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7 hard-won lessons from creating my latest blog series and ebook

September 14, 2015

The Future of Birmingham

I launched a new blog series and ebook on Friday! The Future of Birmingham is a look at the transformation of a city and what happens next. Both are free, so I hope you’ll read and share at

The project is a collaboration between me and 20 contributors. It marks the 10th anniversary of my first blog, Wade on Birmingham.

I’ve created several blog series and one ebook before. In putting it together, I picked up a few ideas on what to do differently next time …

1. Avoid making launch day on Friday afternoon. A better time would’ve been either Monday or Tuesday, but I wanted it to line up with my Oct. 6 anniversary date. C’est la blog.

2. The last 24 hours isn’t an ideal time to explore new publishing platforms. I was trying out Amazon’s CreateSpace, hoping the time I put in on designing the print book with that free site would save time in putting together the ebook for the giveaway. Nope.

I ended up going back to Plan A, which was to slap it together in InDesign. Fortunately, I can update the ebook whenever I like, and I do have quite a few photos to add.

3. Persistence pays off in securing contributors and a sponsor. I didn’t land a sponsor, because I wasn’t nearly persistent enough. Having a company pay to be a part of the project would’ve added some clout and promotional power, and also added some easy options for marketing and production. That doesn’t mean someone still can’t step forward as sponsor (contact me for details).

But I did land 20 co-authors, which is awesome! I had 21 contributors on “The Social Media Stars of Birmingham” (their submissions were simply answering a couple of questions, and they had no idea it was going into an ebook) and 13 contributors on my last blog series, Birmingham’s Best Eats.

4. Ask and be straightforward. You were going to ask me how I landed all those great writers and photographers, right?

In early August, I came up with a dream list of nearly 50 collaborators, almost all of whom I know. I emailed them about the project, the licensing, the word count, the deadline, the benefits (I fibbed when I told them no compensation — I’ll have a small token for each of them within the next few weeks) and the planned presentation. Some jumped right in, some had questions, a few graciously declined … and many simply never saw the email.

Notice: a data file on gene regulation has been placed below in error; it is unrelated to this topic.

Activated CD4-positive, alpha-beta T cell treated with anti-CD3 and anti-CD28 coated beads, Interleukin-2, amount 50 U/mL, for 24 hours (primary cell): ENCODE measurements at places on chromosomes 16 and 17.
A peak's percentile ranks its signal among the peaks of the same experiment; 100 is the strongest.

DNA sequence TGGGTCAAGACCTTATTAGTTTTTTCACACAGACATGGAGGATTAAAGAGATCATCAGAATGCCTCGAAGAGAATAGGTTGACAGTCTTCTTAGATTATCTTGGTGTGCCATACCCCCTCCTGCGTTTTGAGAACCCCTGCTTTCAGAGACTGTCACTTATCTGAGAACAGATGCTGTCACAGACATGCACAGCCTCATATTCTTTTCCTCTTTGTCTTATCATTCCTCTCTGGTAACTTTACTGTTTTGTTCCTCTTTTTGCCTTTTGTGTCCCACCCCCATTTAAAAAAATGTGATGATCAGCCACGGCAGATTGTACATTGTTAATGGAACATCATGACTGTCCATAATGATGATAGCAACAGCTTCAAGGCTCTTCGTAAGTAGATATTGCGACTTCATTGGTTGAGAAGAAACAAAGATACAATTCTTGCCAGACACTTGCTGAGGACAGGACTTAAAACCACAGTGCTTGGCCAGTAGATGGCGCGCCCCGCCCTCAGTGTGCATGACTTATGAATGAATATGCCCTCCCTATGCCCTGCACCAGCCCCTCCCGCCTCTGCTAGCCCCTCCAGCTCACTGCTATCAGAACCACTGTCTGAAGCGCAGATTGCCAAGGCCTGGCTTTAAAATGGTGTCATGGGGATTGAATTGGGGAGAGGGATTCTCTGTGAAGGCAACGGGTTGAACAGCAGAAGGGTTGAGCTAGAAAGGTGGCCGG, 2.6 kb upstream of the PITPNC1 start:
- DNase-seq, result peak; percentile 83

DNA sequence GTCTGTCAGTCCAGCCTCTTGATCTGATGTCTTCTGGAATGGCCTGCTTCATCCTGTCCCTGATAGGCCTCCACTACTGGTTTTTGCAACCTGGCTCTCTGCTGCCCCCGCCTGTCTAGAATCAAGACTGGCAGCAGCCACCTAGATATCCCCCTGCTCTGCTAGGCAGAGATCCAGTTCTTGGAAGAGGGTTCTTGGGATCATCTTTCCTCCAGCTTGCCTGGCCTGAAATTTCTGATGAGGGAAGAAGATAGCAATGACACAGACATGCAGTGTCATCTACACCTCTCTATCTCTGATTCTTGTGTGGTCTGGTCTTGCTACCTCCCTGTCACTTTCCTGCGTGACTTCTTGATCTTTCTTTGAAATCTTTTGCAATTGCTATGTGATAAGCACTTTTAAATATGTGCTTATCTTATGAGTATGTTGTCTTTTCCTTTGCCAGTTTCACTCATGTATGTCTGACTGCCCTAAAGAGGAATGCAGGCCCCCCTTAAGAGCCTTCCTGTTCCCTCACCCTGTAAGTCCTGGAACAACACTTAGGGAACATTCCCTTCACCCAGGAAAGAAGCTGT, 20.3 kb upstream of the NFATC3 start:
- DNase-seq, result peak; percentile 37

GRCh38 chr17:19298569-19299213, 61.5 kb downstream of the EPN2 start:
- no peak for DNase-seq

Having great collaborators sparks word of mouth and social sharing. They can be proud of their well-crafted essays and show them off to their readers, their fans and their loved ones.

Next time, to land 30 contributors, I’ll start a little earlier with a larger list. I’d really rather have more voices than me writing multiple pieces (and mostly at the last minute). Birmingham’s Best Eats was done completely by the team and not me.

5. Have several cover ideas, just in case. In thinking about the cover, only the most important image of the whole project, I landed late on “Complex Vision,” the recently restored sculpture on the exterior of UAB’s Callahan Eye Hospital on Southside. It’s a beautiful piece by Yaacov Agam, but it’s challenging for me as a designer in incorporating text … you know, like the title and author.

I wanted to avoid Vulcan on the cover (plus, that gets into licensing issues). “Complex Vision” felt right as a metaphor for the series and book. But I’ll probably tweak the cover quite a bit, time permitting.

6. Edit for readers, not writers. One of the conditions to writers was that the blog version would be 500 words or less, while the ebook version could be up to 2,000 words. I didn’t make the writers submit two versions, though.

I went in knowing that I’d be editing through pages and pages of first drafts. This has been one of the joys of my career, though I did not leave time for much collaboration on edits. I cut, I trimmed, I slashed.

The writers who have worked with me before know my process and my skill with tightening copy. Those who haven’t worked with an editor (or with me as an editor) may have been surprised at first, but hopefully understood that a finely honed essay elevates them in the readers’ esteem. We shall see.

7. The book has many functions. First of all, it’s an effective email-building tool. Second, it’s a companion to the blog series, offering more content and portability for those who want to read it offline. Third, it’s something special for the readers and the fans, a freebie to reward their kindness. Fourth, it’s a promotional tool as a digital item, since it will also be available (soon) in Kindle format on Amazon. Fifth, it will also be a print book (soon), allowing for all kinds of giveaways and campaigns.

It’s up to me to be creative in its distribution. I can’t wait!

This has been a fun project to mark 10 years in blogging. I hope you’ll stick around for more online adventures, and grab a copy of my book, too.

Get the free ebook


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